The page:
In the effort to keep us buying cars, automakers constantly offer us "new" models. Now cars don't change all that dramatically from year to year. How to reconcile that with the need to persuade us that they are "new"? Here's how: Make some essentially cosmetic exterior changes, make out that this is what the world has been waiting for to make driving a safer/happier/more exciting experience, and give it all a fancy name.
Do that, and a famously uncritical automotive press will lap up this stuff and throw it at us customers. Doing our bit, we'll run out and buy. Those fancy names become household terms.
Examples? A few years ago, carmakers began offering us "clear-lens" headlights, which were the greatest thing since, I don't know, steering wheels on cars. I mean, what were they telling us? That until then they had been giving us cars with "not-so-clear-lens" headlights, maybe even "opaque" headlights?
Then someone hit upon "meteor-shower" taillights, and suddenly every car had to have them, and every article about cars mentioned them. When I was looking to buy a car in 2004, every car salesman mentioned, with grave passion, their cars' "meteor-shower" taillights. As far as I can tell, all this means is that the taillights have a few thousand little dots. Easy to see, we heard, which only begs the question: were the previous taillights, whatever shower they were, difficult to see?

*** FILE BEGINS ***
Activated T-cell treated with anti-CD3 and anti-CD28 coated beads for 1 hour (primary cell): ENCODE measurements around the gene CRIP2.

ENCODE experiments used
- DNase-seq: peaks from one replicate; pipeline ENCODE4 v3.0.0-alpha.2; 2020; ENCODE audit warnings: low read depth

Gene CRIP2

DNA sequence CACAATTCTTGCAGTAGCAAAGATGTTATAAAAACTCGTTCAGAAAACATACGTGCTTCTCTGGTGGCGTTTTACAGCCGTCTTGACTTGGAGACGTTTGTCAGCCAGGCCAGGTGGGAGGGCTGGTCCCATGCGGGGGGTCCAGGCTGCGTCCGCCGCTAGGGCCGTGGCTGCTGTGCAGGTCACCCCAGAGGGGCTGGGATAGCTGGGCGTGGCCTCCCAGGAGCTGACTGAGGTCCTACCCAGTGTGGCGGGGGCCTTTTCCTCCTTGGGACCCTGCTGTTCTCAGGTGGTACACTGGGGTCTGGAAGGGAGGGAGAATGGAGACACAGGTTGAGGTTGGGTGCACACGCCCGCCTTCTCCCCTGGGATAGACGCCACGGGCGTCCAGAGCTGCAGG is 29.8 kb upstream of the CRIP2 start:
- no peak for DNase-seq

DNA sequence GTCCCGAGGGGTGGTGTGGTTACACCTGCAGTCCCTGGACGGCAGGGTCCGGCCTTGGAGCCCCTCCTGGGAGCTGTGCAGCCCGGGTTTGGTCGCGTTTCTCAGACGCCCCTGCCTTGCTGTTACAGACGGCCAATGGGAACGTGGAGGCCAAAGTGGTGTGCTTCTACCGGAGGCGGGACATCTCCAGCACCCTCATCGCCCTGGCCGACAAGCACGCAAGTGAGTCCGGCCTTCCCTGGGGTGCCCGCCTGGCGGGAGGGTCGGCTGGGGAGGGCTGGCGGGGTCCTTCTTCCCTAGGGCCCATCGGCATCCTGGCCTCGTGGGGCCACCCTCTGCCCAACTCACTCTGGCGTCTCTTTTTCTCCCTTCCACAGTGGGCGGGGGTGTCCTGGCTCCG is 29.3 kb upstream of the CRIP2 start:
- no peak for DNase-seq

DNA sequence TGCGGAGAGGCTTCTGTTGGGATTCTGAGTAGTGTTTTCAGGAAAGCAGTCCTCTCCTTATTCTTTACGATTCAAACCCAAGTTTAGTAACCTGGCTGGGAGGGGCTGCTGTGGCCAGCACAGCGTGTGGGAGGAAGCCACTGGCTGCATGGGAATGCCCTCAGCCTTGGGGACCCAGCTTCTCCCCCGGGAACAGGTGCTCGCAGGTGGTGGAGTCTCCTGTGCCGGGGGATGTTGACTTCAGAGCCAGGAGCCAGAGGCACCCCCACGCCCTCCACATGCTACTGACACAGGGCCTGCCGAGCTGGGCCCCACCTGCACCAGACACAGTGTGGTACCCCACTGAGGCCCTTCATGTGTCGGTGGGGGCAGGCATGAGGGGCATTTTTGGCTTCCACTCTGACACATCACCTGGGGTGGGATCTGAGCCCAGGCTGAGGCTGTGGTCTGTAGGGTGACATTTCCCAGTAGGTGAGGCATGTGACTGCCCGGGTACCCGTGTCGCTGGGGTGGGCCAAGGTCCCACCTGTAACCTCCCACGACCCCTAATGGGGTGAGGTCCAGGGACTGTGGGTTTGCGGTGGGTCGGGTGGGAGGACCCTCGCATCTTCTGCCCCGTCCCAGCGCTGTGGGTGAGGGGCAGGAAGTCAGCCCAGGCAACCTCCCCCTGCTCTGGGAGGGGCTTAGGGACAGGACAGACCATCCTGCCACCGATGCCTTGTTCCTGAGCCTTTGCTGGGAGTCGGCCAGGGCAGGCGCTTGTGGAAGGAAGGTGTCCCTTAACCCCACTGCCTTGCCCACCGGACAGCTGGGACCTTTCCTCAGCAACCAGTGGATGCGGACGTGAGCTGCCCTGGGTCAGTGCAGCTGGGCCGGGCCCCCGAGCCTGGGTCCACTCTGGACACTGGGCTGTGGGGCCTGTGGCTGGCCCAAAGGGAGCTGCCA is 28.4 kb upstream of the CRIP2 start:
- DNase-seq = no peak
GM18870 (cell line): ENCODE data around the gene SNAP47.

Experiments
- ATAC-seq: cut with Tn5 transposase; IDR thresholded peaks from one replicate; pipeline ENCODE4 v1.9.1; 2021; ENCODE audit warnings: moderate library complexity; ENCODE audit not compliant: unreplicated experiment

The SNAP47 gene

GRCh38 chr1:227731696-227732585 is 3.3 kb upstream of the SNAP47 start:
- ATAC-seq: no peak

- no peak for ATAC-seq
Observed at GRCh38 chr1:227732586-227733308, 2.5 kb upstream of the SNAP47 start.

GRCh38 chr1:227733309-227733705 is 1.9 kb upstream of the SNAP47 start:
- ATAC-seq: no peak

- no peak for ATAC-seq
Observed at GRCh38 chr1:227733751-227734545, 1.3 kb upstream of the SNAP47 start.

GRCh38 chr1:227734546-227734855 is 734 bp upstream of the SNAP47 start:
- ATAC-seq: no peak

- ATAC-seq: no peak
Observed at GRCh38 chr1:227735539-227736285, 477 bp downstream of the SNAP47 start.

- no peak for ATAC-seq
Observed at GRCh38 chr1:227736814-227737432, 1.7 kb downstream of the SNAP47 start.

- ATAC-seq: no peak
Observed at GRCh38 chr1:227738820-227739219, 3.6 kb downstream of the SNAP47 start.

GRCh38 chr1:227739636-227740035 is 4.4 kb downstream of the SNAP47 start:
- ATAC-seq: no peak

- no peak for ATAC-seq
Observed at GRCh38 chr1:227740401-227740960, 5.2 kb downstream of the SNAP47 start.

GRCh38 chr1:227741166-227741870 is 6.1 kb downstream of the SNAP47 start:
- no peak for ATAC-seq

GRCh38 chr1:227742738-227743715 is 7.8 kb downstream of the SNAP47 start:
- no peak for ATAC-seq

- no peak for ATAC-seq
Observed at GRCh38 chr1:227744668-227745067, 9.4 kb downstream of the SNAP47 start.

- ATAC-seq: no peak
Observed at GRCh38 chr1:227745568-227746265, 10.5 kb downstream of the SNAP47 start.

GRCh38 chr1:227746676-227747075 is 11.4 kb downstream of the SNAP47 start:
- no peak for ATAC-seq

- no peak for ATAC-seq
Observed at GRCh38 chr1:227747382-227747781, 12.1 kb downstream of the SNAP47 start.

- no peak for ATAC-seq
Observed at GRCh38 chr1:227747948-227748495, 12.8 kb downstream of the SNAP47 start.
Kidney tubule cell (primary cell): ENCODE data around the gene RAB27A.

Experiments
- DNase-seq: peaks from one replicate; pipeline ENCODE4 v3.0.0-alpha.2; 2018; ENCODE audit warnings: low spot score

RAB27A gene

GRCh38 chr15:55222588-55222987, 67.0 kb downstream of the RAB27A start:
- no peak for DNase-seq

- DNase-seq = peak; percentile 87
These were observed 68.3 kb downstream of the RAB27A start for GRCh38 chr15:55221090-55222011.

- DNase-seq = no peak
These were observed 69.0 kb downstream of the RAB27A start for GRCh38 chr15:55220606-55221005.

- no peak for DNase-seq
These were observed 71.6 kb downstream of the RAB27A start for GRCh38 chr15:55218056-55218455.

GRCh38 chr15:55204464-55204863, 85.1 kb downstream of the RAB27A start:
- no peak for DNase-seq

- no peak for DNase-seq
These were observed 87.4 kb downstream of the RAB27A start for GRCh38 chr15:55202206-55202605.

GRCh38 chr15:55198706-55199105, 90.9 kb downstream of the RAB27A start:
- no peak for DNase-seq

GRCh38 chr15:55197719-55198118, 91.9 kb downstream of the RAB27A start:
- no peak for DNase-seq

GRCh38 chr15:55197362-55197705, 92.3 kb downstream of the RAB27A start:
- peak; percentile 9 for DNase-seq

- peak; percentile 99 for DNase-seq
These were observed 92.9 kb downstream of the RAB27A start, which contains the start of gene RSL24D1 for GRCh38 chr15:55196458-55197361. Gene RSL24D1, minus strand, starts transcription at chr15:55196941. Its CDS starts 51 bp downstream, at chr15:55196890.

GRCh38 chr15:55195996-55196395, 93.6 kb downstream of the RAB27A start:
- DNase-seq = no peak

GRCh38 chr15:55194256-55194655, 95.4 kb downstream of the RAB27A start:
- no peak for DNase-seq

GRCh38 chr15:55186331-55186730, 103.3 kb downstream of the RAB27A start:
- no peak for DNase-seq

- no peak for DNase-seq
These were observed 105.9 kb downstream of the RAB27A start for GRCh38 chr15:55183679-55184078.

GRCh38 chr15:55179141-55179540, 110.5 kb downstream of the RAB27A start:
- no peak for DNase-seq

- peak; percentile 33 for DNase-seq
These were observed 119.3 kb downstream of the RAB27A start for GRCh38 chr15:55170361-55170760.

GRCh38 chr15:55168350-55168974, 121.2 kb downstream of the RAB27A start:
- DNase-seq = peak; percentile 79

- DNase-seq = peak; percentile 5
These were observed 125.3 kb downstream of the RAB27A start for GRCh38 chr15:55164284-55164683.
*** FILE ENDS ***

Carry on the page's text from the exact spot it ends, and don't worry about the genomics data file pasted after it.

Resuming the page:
And now Honda's "new" City comes with ... drum roll please ... an "Arrow-shot form".
That's right. I've already seen this delightful new phrase in plenty of ads and reports. For example Autopundit's report, where I also learn that this "unique" design gives the car "a powerful and imposing presence."
Don't I want that.
As far as I can tell, the "arrow-shot form" refers to three horizontal bits of chrome that make up the grill of the City. Well, that makes it "new" right enough. Go buy!
Incidentally, with all this hoopla, there remains some doubt about whether this "new" model is really just that, a model. Meaning, a toy. In that report I linked to above, you will read that the "new City offers a 15 inch wheelbase".
That's about as long as your forearm. Think of a car that big, "arrow-shot form" and all, dinkying down the road. "Powerful and imposing presence", they said.
And lest you think this is a typo found only in this one instance of the automotive press, check The Auto Channel. Or the Economic Times. Or Zimbio. Or I Love India. Or domain-b.com. (And there are more).
All slightly different writeups, all mention the "arrow-shot form", all mention the 15 inch wheelbase. See what I mean about the uncritical automotive press?
But never mind all that. Go buy the City, won't you? Because other reports about it mention its "Eagle Eye", and I want to know about that. Don't you?
Check an earlier ode to Honda.
Check an even earlier discussion of audio cable that none of us can do without.
And finally, please definitely check Story of Stuff.